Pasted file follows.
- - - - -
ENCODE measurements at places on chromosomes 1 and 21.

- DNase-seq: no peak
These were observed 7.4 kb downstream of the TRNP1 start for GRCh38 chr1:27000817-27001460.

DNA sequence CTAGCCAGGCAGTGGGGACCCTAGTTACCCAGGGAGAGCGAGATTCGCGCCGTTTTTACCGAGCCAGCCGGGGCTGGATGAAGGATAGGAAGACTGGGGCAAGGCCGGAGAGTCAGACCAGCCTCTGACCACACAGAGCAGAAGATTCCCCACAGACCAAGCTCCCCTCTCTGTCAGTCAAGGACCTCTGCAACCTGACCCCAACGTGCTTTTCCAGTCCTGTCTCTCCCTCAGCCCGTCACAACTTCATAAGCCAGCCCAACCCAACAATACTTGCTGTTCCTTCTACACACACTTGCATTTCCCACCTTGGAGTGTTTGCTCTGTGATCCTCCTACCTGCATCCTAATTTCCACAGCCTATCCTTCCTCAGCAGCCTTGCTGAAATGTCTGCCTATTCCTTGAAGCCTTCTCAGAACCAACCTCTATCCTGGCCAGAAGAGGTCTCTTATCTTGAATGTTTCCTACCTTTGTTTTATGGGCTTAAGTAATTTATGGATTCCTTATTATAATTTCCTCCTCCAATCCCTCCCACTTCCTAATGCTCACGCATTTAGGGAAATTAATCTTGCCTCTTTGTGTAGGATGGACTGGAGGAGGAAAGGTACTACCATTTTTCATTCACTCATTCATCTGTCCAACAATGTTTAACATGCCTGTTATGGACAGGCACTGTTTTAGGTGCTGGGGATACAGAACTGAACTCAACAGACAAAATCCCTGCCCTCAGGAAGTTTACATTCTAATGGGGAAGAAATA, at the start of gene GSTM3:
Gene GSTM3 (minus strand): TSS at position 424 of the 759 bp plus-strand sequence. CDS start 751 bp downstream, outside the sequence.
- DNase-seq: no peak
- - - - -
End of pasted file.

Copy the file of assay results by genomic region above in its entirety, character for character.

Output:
ENCODE measurements at places on chromosomes 1 and 21.

- DNase-seq: no peak
These were observed 7.4 kb downstream of the TRNP1 start for GRCh38 chr1:27000817-27001460.

DNA sequence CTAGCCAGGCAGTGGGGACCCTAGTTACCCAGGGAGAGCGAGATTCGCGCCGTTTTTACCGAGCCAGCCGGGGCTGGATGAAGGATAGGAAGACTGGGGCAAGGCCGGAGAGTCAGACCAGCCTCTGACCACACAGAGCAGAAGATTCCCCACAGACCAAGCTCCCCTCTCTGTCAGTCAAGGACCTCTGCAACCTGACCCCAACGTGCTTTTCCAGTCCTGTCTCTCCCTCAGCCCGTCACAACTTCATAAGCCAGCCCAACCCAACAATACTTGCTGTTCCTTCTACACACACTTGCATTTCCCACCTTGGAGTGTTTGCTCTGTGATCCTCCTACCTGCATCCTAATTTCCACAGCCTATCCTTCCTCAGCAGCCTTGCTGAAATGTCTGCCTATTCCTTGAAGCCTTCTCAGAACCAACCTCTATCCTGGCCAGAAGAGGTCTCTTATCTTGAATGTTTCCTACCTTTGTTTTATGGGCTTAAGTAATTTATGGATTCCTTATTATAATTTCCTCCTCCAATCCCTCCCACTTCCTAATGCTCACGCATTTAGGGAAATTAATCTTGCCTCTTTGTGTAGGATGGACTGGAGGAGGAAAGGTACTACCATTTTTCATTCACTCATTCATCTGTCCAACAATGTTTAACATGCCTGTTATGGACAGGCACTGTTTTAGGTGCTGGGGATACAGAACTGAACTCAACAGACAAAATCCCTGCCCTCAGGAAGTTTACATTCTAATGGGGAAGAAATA, at the start of gene GSTM3:
Gene GSTM3 (minus strand): TSS at position 424 of the 759 bp plus-strand sequence. CDS start 751 bp downstream, outside the sequence.
- DNase-seq: no peak